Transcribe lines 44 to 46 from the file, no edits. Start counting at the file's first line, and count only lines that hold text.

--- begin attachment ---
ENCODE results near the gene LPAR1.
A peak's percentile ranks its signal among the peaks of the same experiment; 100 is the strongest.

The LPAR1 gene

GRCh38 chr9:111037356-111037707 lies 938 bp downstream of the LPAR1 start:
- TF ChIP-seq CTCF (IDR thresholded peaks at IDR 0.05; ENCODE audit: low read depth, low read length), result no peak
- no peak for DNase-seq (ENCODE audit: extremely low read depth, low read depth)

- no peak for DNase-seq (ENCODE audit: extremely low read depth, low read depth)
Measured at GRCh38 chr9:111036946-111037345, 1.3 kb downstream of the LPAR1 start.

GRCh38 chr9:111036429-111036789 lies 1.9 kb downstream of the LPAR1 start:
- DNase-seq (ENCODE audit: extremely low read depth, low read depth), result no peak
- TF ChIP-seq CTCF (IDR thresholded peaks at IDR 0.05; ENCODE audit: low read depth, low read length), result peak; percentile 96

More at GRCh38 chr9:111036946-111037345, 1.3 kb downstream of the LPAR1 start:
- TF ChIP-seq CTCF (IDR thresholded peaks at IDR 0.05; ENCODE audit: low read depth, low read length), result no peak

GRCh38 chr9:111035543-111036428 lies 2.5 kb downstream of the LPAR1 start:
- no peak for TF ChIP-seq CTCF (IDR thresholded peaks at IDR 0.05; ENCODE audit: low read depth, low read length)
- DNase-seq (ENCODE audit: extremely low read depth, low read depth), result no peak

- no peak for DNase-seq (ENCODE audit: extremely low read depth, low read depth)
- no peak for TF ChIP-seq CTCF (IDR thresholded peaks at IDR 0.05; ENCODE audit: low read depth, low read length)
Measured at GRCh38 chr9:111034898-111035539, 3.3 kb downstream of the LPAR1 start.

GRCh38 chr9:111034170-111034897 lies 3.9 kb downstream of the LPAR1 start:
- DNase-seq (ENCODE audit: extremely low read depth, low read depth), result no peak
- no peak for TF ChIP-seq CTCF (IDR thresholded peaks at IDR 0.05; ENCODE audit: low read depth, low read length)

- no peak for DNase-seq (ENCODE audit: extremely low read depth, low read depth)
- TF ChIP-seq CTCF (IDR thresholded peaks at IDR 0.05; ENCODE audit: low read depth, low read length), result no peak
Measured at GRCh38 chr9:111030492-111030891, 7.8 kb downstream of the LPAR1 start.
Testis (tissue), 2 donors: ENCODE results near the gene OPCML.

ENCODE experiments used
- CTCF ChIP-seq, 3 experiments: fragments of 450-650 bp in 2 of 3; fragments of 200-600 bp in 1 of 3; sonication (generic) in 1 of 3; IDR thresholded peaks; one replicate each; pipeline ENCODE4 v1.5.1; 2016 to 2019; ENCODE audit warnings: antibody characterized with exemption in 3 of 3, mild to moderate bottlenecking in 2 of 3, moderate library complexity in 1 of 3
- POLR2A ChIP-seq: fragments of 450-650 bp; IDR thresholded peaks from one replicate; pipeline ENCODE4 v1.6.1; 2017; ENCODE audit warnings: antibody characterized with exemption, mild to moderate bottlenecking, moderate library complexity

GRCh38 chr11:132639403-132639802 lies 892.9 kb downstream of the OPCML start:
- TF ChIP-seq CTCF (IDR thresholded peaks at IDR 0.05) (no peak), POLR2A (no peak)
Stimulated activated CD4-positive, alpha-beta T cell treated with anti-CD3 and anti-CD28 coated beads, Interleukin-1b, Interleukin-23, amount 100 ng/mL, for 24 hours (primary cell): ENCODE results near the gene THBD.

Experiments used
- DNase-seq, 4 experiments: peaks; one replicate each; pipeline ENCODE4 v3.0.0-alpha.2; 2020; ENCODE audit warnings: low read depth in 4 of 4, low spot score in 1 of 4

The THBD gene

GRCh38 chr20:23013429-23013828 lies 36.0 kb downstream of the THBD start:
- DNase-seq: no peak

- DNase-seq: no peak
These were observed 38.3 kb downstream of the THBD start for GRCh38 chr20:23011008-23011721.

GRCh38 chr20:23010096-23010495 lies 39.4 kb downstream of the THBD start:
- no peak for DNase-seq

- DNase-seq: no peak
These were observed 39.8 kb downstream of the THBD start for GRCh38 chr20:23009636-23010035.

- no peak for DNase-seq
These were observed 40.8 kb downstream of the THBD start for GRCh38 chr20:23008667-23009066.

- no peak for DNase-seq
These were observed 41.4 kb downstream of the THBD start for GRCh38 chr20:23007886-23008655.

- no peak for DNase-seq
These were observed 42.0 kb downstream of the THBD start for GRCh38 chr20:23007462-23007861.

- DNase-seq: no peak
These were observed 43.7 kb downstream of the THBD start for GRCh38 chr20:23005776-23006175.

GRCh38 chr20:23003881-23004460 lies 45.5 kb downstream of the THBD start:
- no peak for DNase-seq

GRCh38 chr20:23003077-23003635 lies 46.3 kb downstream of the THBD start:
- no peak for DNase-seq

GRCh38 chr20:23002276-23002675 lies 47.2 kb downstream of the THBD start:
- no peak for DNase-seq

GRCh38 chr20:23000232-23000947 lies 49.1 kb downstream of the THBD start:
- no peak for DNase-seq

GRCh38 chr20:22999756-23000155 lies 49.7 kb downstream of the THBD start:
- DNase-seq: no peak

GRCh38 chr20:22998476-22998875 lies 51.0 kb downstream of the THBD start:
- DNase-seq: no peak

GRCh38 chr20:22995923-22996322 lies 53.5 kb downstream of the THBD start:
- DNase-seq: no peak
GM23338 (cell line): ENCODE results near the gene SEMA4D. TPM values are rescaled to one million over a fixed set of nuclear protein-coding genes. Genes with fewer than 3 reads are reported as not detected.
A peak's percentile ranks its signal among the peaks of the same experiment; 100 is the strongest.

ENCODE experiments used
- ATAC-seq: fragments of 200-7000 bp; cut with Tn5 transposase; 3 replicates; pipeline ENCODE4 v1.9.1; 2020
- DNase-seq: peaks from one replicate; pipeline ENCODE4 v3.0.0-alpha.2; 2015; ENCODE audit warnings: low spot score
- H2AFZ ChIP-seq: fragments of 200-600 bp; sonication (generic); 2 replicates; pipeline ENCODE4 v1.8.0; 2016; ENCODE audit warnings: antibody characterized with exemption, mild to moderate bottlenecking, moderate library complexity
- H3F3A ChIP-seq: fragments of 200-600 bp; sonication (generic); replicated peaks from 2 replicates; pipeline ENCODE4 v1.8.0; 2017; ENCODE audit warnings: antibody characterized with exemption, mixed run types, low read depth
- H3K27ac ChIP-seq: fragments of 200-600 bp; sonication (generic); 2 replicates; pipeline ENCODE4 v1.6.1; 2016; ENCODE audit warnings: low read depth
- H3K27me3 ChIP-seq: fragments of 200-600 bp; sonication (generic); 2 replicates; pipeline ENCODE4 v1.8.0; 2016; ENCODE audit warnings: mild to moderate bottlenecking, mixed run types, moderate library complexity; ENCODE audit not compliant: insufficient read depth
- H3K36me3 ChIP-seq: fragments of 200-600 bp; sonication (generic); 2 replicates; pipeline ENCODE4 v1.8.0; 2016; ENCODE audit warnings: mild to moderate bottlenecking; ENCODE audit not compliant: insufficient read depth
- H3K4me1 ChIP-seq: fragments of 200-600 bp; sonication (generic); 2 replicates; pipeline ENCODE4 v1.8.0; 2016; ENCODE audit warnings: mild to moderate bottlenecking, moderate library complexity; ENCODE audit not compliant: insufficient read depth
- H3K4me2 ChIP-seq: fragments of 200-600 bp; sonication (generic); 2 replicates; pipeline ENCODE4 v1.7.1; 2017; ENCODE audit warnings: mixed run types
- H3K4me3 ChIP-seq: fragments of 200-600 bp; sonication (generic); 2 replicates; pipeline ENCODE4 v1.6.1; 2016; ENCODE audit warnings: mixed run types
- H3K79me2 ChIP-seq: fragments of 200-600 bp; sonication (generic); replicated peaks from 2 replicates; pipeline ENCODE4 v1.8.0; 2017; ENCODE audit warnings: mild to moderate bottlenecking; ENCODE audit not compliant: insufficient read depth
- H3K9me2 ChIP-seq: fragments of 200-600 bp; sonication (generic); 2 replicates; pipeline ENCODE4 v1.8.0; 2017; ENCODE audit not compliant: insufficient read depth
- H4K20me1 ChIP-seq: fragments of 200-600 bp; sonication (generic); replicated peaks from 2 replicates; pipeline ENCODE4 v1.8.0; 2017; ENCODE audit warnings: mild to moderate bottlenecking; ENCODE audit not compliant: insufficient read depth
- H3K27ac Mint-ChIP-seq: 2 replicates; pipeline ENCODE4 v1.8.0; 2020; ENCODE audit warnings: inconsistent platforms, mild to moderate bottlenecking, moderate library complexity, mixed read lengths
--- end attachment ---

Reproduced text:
- no peak for DNase-seq
These were observed 40.8 kb downstream of the THBD start for GRCh38 chr20:23008667-23009066.

- no peak for DNase-seq